Felt balls to make with children:
When working with children below 6 I like to make the dry white ball first myself. It saves time and gives the children a better base for their work which hopefully means that they have good success.
Holding a length of roving in my hand I tie a knot at one end. Then I wrap the roving around the knot as tightly as I possibly can. When I reach the end I lightly needlefelt it to secure. I keep adding white wool until the ball is a bit bigger than a baseball.
Children between 6 -8 can usually do this step successfully themselves. The caution here is that they will likely wrap more loosely so the ball will need to be larger and it will take much more time to get to the next step.
Sometimes when I am preparing the balls in advance I wrap the wool around a treasure such as a pretty rock. If so I make the balls much smaller and use just enough wool to create a round ball through which the treasure cannot be felt. The treasure should be a minimum of 2" in diameter though it does not need to be round. You can fudge that with the wrapping.
At the end I cut them open to reveal the nugget within to much oohing and aahhing from the children.
Once the basic ball is made, either in advance by me or in class by the kids, I let them add colour in whatever way pleases them. I encourage them to use the colour to make their ball look like a marble. I do try to discourage 'pictures' as the wool will likely migrate some during the process and kids are very disappointed then with the results if they had a tree and a cat which turn into a green bit and gray bit. In any case be sure to emphasize beforehand that wool has a mind of it's own and the colours may decide they need to be different while they are felting.
Colour can be added by wrapping only or the children can use a felting needle to lightly secure their choices.
Or an adult or two can do that for them. Depending on the size of the class you may need some extra helpers for this by the way.
Some teachers feel that the felting needle is not pedagogically appropriate for children of this age. Others feel that like the sewing needle children should use 'real' tools for 'real' work. I camp with the latter group..... but I digress.
If wrapping only is your choice then an easy way to ensure individual success is to use a stocking at this stage. Place a ball in the toe of a stocking. Pull it tightly over the ball and secure with a bit of yarn. Use a different colour for each child/ or combination of colours. Tie another bit of yarn to the stocking about an inch along. Cut between the two. This gives you a new 'toe' to stuff another ball into. Do this for each child.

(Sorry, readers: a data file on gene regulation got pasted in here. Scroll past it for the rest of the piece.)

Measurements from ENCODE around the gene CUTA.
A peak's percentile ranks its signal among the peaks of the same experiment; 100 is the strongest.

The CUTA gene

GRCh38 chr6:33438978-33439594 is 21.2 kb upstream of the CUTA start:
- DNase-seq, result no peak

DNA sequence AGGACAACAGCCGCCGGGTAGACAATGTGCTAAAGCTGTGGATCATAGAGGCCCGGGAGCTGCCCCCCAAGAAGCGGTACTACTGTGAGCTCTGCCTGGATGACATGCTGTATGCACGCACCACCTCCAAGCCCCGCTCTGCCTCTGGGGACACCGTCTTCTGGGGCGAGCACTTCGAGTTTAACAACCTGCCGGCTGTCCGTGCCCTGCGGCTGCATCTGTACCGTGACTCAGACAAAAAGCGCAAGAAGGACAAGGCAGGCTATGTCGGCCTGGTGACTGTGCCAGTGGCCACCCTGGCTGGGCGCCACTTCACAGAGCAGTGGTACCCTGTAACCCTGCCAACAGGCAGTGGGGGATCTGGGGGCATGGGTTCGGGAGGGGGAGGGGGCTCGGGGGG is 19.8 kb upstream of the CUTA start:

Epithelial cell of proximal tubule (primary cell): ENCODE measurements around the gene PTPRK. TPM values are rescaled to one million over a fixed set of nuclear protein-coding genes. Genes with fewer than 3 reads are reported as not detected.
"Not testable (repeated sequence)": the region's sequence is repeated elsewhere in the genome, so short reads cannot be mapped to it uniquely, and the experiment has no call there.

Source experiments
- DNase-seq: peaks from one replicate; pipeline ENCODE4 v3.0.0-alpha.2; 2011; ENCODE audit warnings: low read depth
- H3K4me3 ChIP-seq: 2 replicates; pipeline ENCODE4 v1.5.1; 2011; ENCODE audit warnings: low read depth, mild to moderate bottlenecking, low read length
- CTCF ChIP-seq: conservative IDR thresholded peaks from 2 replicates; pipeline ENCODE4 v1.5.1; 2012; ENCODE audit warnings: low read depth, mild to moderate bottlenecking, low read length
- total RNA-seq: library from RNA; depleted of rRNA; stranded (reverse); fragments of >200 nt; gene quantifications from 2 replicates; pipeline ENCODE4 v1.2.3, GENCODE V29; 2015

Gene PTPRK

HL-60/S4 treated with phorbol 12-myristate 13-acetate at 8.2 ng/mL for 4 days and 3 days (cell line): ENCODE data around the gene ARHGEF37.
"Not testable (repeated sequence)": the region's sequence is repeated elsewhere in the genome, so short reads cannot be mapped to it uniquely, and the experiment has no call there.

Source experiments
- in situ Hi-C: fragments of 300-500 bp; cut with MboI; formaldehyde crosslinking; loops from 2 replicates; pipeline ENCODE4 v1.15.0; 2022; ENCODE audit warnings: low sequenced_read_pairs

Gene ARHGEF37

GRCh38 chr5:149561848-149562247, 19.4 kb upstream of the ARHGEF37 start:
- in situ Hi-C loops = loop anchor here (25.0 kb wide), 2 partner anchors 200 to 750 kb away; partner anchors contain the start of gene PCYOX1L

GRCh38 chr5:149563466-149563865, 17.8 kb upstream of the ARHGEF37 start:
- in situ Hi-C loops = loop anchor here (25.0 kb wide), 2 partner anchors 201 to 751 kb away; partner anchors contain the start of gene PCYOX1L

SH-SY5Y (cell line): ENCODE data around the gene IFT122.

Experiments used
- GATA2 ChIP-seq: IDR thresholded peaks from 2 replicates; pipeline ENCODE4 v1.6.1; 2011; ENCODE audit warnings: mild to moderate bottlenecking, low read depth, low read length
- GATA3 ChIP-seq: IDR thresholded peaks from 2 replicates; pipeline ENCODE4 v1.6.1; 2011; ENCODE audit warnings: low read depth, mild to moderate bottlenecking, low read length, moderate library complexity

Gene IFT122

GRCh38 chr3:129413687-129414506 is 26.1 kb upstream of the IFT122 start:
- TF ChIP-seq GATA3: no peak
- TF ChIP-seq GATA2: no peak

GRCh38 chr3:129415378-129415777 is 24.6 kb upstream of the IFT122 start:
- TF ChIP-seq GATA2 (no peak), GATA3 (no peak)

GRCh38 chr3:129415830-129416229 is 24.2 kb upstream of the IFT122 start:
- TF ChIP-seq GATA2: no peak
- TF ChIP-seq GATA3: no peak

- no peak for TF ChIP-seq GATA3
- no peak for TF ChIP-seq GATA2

Now we are ready for the
I like to sit the children in a circle around a large bowl of warm (not hot) soapy water. The water should feel slippery when you rub your fingers together in it. I like to use liquid Castille soap (Dr Brenners is good). But you can use a bar of nice handmade soap just dip it and roll it around in your hands until the water feels slippery and then remove the bar. You can use liquid dish soap - there are some nice organic ones. Just don't use detergent.
They dip their ball in the bowl and begin to roll it around in their palms. While they are doing this I tell a story. Often it is about little mice who have gotten themselves quite dirty and need to dip in the 'bath' and be rubbed vigorously. Sometimes I make up rhymes that involve rubbing and rolling tossing (to the person opposite you in the circle) and throwing (two people to the left) --- you get the idea.
When the balls have formed a good skin the wool will begin to poke through the stockings. Shortly after this happens the stockings must be removed or they will be part of the ball forever. Return the balls to their rightful owners -- remember those coloured bits of yarn --- they'll make this easier to do. I usually integrate this step into my story as there will be more felting to do.
Cut the yarn off and the peel off the stocking. The kids can now see what their ball looks like.
Once the kids have seen them and can recognize their own work you can resume felting. At this stage it is often helpful to dip less in the water but to add soap to the children's hands directly to keep them nice and slippery.
You are done when the balls are well felted and everyone's hands are squeaky clean. Now exchange the soapy water in the bowl for water with a bit of vinegar in it. This will remove the soap and restore the natural acidic ph to the wool. Do this with fresh bowls until now more soap comes out. Twice usually suffices.